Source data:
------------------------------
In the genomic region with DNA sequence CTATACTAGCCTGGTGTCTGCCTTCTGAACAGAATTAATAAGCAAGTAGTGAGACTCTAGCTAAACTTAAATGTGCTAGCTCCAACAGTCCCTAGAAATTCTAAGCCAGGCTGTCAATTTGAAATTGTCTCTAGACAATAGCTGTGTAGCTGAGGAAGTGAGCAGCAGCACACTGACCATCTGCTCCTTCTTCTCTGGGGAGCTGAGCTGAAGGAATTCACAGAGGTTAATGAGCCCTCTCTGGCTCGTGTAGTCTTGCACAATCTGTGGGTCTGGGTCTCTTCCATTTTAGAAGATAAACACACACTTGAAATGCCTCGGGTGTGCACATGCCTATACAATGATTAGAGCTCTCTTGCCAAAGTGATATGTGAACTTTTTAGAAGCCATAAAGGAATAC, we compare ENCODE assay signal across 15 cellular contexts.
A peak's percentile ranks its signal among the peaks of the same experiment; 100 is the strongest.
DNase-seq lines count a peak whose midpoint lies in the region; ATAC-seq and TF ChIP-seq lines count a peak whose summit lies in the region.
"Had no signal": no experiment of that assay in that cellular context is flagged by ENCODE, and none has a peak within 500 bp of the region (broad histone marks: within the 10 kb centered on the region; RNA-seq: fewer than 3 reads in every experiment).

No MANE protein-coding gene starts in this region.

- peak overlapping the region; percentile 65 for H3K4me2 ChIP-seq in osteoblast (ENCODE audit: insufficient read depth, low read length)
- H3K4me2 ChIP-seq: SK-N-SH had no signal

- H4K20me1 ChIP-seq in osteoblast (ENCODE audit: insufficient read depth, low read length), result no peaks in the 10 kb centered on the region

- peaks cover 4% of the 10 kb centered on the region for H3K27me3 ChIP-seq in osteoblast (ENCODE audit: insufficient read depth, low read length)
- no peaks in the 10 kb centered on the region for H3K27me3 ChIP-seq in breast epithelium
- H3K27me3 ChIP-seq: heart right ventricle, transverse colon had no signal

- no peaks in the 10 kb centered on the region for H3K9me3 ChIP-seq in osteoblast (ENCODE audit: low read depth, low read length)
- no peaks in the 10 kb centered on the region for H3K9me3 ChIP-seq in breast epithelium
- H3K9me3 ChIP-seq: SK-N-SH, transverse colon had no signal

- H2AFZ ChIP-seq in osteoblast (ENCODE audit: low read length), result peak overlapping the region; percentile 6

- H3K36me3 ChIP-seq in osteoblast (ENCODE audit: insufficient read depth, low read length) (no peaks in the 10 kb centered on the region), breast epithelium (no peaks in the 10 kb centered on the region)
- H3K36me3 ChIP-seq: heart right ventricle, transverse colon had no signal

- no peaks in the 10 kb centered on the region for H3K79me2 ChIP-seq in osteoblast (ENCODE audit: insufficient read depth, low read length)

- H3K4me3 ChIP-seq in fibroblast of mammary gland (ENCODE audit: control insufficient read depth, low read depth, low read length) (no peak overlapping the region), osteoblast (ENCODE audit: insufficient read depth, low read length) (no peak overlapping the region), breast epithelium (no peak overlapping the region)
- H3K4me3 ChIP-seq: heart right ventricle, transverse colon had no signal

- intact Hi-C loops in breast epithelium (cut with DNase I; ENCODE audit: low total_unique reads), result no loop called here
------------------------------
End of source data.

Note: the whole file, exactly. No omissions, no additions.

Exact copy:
In the genomic region with DNA sequence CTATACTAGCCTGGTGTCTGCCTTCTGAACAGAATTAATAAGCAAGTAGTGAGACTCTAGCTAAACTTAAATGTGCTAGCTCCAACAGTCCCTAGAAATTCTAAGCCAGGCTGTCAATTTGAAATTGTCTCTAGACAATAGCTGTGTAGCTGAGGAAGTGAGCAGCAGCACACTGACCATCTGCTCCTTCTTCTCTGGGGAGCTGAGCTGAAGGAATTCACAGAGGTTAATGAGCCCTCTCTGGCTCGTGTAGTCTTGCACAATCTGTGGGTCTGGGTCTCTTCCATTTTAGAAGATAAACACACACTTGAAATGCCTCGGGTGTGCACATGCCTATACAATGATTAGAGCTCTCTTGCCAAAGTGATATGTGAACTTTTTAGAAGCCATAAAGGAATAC, we compare ENCODE assay signal across 15 cellular contexts.
A peak's percentile ranks its signal among the peaks of the same experiment; 100 is the strongest.
DNase-seq lines count a peak whose midpoint lies in the region; ATAC-seq and TF ChIP-seq lines count a peak whose summit lies in the region.
"Had no signal": no experiment of that assay in that cellular context is flagged by ENCODE, and none has a peak within 500 bp of the region (broad histone marks: within the 10 kb centered on the region; RNA-seq: fewer than 3 reads in every experiment).

No MANE protein-coding gene starts in this region.

- peak overlapping the region; percentile 65 for H3K4me2 ChIP-seq in osteoblast (ENCODE audit: insufficient read depth, low read length)
- H3K4me2 ChIP-seq: SK-N-SH had no signal

- H4K20me1 ChIP-seq in osteoblast (ENCODE audit: insufficient read depth, low read length), result no peaks in the 10 kb centered on the region

- peaks cover 4% of the 10 kb centered on the region for H3K27me3 ChIP-seq in osteoblast (ENCODE audit: insufficient read depth, low read length)
- no peaks in the 10 kb centered on the region for H3K27me3 ChIP-seq in breast epithelium
- H3K27me3 ChIP-seq: heart right ventricle, transverse colon had no signal

- no peaks in the 10 kb centered on the region for H3K9me3 ChIP-seq in osteoblast (ENCODE audit: low read depth, low read length)
- no peaks in the 10 kb centered on the region for H3K9me3 ChIP-seq in breast epithelium
- H3K9me3 ChIP-seq: SK-N-SH, transverse colon had no signal

- H2AFZ ChIP-seq in osteoblast (ENCODE audit: low read length), result peak overlapping the region; percentile 6

- H3K36me3 ChIP-seq in osteoblast (ENCODE audit: insufficient read depth, low read length) (no peaks in the 10 kb centered on the region), breast epithelium (no peaks in the 10 kb centered on the region)
- H3K36me3 ChIP-seq: heart right ventricle, transverse colon had no signal

- no peaks in the 10 kb centered on the region for H3K79me2 ChIP-seq in osteoblast (ENCODE audit: insufficient read depth, low read length)

- H3K4me3 ChIP-seq in fibroblast of mammary gland (ENCODE audit: control insufficient read depth, low read depth, low read length) (no peak overlapping the region), osteoblast (ENCODE audit: insufficient read depth, low read length) (no peak overlapping the region), breast epithelium (no peak overlapping the region)
- H3K4me3 ChIP-seq: heart right ventricle, transverse colon had no signal

- intact Hi-C loops in breast epithelium (cut with DNase I; ENCODE audit: low total_unique reads), result no loop called here